If Queenslanders were motivated by rugby league at the ballot box, they have chosen the right premier in Annastacia Palaszczuk. After extending her premiership with an increased majority at the polls on 31 October, Palaszczuk has managed to get under the skin of her New South Wales counterpart as well as giving the Maroons an almighty home advantage for the series decider.
Palaszczuk earned the ire of NSW Premier Gladys Berejiklian by ignoring Berejiklian’s congratulatory text on her election victory for a number of days, as well as dismissing any discussions about reopening the Queensland-NSW border. The Queensland Premier reportedly did not respond until after Origin game one, when she gloated about Queensland’s shock win.
This week Palaszczuk added to her legend by allowing a full house to attend game three at Suncorp Stadium. It is a peak move from a state leader who has seemingly taken great delight in annoying those south of the border.
“The increase in seated capacity [for open-air stadiums] will go from 75% to 100%. This means The Cauldron [Suncorp] can be filled to 100% capacity for State of Origin next Wednesday night,” Palaszczuk said on Friday.
This when the state remains closed to those from Sydney or surrounding areas, including the Channel Nine broadcast team. Nine commentators Ray Warren and Phil Gould appear set to call the game from a Sydney studio as the Queensland government has thus far not granted an exemption from quarantine rules for the commentary team and key production staff.
Allowing Suncorp to operate at full capacity will provide a massive advantage to Wayne Bennett’s side, who are set to become the first sporting team on the globe to play before a sold-out home ground since the Covid-19 pandemic took full hold.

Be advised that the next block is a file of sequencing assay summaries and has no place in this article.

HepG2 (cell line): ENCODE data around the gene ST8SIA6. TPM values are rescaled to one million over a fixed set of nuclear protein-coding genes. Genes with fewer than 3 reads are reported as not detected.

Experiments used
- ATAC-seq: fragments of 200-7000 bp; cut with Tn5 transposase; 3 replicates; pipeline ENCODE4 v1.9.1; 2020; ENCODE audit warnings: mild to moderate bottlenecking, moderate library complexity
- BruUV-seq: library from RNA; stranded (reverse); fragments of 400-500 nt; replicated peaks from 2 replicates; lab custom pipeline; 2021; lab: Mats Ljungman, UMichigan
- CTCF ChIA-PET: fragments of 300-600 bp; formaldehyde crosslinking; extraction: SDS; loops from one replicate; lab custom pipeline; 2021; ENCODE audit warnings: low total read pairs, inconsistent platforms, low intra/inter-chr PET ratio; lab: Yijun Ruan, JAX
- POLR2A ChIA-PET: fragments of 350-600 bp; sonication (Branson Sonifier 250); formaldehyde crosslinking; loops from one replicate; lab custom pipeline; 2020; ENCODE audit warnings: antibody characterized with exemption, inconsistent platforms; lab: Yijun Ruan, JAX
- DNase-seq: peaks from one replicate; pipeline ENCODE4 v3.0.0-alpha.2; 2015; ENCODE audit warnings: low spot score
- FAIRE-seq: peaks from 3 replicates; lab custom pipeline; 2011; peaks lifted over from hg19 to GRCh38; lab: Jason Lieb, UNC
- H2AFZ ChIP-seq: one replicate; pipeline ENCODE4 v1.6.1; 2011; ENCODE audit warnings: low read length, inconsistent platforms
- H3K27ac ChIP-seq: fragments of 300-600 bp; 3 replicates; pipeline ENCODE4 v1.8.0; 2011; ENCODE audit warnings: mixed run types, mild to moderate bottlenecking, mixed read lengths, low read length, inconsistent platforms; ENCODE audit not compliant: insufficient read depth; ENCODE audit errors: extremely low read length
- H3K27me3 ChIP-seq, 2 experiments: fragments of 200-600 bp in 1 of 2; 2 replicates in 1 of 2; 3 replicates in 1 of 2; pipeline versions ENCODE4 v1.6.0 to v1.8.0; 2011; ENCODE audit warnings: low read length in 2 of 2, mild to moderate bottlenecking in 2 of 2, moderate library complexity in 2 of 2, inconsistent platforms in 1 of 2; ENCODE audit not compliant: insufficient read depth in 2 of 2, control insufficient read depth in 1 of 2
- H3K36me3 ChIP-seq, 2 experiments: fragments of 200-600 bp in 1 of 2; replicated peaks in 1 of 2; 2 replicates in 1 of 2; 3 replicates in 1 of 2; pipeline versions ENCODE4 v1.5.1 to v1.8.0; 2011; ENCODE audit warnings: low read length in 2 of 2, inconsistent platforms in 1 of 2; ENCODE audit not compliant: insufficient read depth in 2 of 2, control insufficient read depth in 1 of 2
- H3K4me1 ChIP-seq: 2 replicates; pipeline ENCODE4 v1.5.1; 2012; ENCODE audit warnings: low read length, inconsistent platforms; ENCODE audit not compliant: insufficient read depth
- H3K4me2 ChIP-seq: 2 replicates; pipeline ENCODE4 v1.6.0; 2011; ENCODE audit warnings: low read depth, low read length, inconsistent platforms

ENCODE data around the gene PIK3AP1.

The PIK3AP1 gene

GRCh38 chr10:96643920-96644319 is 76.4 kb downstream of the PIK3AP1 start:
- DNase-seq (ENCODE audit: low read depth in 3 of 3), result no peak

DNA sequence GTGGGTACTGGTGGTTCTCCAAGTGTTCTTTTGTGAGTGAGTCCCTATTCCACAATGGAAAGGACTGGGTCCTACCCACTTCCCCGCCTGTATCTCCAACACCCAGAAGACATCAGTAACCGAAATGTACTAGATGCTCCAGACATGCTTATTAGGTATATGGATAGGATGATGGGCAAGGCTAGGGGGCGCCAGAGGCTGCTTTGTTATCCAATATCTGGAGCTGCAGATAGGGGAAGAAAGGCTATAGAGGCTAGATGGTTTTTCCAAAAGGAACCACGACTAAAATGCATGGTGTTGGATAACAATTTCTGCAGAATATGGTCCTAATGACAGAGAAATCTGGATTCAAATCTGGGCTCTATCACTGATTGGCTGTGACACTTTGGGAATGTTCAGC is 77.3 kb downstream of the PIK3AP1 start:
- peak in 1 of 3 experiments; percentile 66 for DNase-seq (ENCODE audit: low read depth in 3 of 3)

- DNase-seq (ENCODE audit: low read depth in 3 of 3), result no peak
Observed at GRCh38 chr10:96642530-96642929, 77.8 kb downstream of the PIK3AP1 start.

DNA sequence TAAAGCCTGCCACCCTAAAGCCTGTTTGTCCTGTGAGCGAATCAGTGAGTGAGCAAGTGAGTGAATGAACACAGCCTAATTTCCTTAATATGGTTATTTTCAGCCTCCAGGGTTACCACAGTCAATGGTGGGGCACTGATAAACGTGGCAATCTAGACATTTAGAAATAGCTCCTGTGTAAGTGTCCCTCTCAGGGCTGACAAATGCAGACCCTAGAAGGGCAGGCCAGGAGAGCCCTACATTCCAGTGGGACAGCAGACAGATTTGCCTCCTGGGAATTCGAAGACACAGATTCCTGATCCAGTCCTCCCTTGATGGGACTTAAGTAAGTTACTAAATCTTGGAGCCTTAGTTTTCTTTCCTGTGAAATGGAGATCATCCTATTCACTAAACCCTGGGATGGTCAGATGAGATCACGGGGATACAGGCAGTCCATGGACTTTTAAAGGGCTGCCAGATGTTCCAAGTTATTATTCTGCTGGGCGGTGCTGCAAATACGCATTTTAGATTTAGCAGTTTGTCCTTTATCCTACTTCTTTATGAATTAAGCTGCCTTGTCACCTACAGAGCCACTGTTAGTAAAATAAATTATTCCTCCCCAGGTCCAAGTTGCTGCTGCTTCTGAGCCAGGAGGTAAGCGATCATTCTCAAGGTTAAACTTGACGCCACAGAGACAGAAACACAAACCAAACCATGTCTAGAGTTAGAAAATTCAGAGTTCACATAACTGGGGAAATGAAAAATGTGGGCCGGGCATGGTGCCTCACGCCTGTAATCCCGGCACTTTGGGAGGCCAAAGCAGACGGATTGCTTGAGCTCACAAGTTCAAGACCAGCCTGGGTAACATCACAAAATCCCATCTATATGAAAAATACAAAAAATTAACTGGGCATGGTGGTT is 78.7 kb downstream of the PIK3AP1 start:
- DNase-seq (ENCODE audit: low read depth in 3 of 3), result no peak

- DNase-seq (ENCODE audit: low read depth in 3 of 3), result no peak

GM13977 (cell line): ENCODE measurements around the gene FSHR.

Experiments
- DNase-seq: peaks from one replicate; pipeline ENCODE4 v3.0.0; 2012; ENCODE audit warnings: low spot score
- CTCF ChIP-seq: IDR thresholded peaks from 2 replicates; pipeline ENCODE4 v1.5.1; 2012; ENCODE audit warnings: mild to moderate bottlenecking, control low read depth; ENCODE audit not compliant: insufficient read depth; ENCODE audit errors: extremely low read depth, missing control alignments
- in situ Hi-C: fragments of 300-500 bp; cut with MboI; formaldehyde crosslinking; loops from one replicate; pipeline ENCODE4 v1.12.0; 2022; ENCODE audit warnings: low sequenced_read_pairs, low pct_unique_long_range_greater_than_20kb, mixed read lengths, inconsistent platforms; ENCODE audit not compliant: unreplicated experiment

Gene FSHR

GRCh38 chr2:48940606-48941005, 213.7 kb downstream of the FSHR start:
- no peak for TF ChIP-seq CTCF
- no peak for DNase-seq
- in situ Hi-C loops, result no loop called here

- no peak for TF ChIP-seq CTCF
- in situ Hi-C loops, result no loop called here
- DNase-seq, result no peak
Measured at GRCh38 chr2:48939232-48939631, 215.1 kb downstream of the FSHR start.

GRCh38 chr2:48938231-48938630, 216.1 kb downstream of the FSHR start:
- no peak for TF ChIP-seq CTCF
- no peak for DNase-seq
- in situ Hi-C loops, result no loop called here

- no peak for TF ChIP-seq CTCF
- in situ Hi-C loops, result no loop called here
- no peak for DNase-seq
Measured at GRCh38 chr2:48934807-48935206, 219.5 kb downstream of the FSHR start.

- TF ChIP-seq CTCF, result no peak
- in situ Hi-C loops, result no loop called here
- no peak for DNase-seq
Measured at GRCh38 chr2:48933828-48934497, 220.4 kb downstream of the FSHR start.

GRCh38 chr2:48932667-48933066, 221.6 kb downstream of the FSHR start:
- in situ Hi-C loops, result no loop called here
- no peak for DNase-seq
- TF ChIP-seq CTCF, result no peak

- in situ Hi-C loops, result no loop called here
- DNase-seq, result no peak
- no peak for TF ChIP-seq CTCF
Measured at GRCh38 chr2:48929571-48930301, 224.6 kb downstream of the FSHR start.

Home-field advantage is always significant in State of Origin. Since 2000, the Maroons are 20-7 in Queensland – a win rate of 74.1%. The Blues have lost just nine of 29 at ANZ Stadium since moving to the venue in 1999. Home teams have won the past four deciders and the Maroons have lost just one of eight deciders at Suncorp this century.
In normal times, playing a home Origin is a major edge. In a year when matches have been starved of atmosphere by stadiums that have been, at best, operating at half-capacity, Suncorp is sure to be full of electricity. And, with borders essentially closed, a blue jersey will be hard to find.
This is very much a Queensland team that will be lifted by a capacity home crowd at The Cauldron. The Maroons have been the biggest underdogs in any series of either side for 25 years. They are a young team featuring two debutants this week along with 10 rookies who had not played prior to this series. They are led by the incomparable Wayne Bennett and Queensland great Mal Meninga. No two are more qualified to pass on the Maroons mythology. Every one of their players will enter the decider not only believing they can walk on water, but that losing for that full roar in the stands is not an option.
And confidence will not be in short supply despite a heavy second-game defeat. Losing Cameron Munster in the second minute threw the young Maroons team completely akimbo. Ben Hunt was clearly not prepared to take over from Munster while some young players were exposed.
The team set to contest the finale looks markedly better balanced. Munster has been passed fit to play. Hunt has been dropped for Harry Grant, the in-form Tigers hooker who enjoyed a stellar rookie season. Corey Allen has been named to make his debut on the wing but will almost certainly play full-back, with Valentine Holmes on the wing.
Brad Fittler has stuck solid with his team that won the second game of the series. He was, of course, unlikely to wield the axe after such a dominant display. That victory, though, continued to highlight some glaring weaknesses in a Blues side led by a makeshift centre pairing.
Any weakness will be put well under the spotlight on Wednesday night. That should cause more consternation for the heavily favoured Blues than it will for a Maroons team with their backs against the wall and written off by those south of the border – but with a full home crowd behind them.